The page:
Differentiating Degrees Of Deficiency In Nursing Homes

Degrees Of Deficiency In Nursing HomesWhenever there is a state or Federal inspection of a nursing home for regulation compliance, there are bound to be some violations found. The magnitude of operation details that inspectors are grading is enormous. Even the most stringently run home is expected to have some violations. These reports and inspections are public record and families with loved ones in a nursing home should be keeping an eye their facility to see how they score.  However they need to differentiate between minute transgressions and the violations that can really matter.

Minor Violations Involving Nursing Homes

Although any violation of health or safety codes need to be corrected, some are less likely to cause harm to the residents at these homes. Many are also easily corrected. One alarm that is not working on a door is a violation and is a serious safety issue. However, getting that alarm fixed should be fairly quick. Keeping in mind that any violations should be fixed, these types of violations are not necessarily indications of neglect and abuse.

  • A plant or object that is put in an area where it may be tripped on
  • Call button not working in one room
  • Water temperature

On the reports, these items are graded on whether they are isolated incidences or widespread throughout the facility. They are also rated on level of harm.

Major Violations Involving Nursing Homes

The violations that are concerning are ones that are either widespread, meaning they are neglecting to provide that particular service throughout the facility, or ones that pose immediate harm to patients. While it may be minor for one door alarm to not be working, it is another thing for the system not to be working properly throughout the facility.

This is what they found at a facility that was inspected after a women’s death in 2011. Hattie Mae Chambers, who suffered from dementia, died after leaving the facility of her own accord on a hot summer day. She was found several hours later, deceased with a body temperature of 118 degrees. An inspection on the facility found that the door alarms batteries had not been checked, the entire system was not functioning correctly and one door had been voluntarily disabled.

Other major violations that should cause concern are:

  • Lack of criminal background checks on employees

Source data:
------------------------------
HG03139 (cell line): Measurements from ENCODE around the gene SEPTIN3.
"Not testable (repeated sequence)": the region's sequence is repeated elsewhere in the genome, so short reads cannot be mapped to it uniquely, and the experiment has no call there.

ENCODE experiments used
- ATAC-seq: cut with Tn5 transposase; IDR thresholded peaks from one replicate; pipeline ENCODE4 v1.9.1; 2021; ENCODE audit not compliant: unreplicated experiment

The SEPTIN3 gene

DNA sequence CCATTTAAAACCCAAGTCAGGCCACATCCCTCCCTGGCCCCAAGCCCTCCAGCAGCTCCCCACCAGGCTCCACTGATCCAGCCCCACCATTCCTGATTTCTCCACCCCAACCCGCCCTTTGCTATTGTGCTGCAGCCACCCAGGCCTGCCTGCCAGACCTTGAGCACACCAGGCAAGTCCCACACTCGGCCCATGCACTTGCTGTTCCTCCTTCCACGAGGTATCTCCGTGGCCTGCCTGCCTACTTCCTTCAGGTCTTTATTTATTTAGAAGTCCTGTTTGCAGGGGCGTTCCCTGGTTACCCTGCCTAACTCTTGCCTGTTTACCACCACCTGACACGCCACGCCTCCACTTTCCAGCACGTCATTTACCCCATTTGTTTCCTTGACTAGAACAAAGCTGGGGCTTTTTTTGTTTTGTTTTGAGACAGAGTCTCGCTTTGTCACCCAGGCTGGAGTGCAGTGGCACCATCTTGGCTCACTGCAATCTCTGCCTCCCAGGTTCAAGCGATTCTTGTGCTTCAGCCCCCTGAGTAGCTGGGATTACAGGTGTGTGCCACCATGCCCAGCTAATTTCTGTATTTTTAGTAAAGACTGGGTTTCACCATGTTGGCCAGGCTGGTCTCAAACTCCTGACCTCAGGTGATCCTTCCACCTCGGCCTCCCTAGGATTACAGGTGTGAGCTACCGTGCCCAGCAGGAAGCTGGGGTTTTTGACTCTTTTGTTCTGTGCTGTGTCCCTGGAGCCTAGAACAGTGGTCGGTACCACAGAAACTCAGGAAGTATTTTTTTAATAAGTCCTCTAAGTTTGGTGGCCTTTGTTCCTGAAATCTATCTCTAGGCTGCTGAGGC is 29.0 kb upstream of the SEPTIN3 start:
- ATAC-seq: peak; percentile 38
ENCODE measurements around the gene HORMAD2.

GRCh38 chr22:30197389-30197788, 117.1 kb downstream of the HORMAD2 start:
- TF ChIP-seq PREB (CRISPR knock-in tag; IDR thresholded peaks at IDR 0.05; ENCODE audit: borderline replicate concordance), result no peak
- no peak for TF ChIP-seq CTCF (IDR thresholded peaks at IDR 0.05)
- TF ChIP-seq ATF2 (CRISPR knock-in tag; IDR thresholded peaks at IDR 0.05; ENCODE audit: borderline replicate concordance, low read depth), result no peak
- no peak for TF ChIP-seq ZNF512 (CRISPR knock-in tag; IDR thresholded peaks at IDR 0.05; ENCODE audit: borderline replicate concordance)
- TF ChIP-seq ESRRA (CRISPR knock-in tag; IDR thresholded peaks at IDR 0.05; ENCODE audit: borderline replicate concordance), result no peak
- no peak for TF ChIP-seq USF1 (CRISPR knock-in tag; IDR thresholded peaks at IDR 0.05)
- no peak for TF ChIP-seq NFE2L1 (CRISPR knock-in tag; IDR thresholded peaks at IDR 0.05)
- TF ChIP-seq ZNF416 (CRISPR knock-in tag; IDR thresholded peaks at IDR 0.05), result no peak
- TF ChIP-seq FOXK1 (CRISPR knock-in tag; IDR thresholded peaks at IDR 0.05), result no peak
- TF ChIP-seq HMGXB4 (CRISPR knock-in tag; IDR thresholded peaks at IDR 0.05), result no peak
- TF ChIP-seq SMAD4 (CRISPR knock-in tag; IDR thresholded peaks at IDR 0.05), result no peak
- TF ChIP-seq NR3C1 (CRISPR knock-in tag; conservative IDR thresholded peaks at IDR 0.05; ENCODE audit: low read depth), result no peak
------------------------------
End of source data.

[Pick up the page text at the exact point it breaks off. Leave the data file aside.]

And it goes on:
• Pressure sores and other ailments that may be signs of neglect
  • Restraints used on patients in either physical or medical form
  • Any violation where a patient was harmed

Although the inspection process is not perfect, it does give some useful information on how the facilities are being managed. However, it is doubtful that inspectors are going to witness the type of violations that are most severe such as abuse and neglect, but they may uncover signs that it may be happening.

Families of loved ones in nursing homes can use these reports as a guideline to choose a nursing home or keep an eye on one that is caring for a loved one, but nothing replaces doing their own research. The best way to know how a facility is treating patients is to be there often, at different times and make sure their loved one and other residents are receiving the care they deserve.


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Jonathan did a great job helping my family navigate through a lengthy lawsuit involving my grandmother's death in a nursing home. Through every step of the case, Jonathan kept my family informed of the progression of the case. Although our case eventually settled at a mediation, I really was impressed at how well prepared Jonathan was to take the case to trial. Lisa
After I read Jonathan’s Nursing Home Blog, I decided to hire him to look into my wife’s treatment at a local nursing home. Jonathan did a great job explaining the process and the laws that apply to nursing homes. I immediately felt at ease and was glad to have him on my side. Though the lawsuit process was at times frustrating, Jonathan reassured me, particularly at my deposition. I really felt like Jonathan cared about my wife’s best interests, and I think that came across to the lawyers for the nursing home. Eric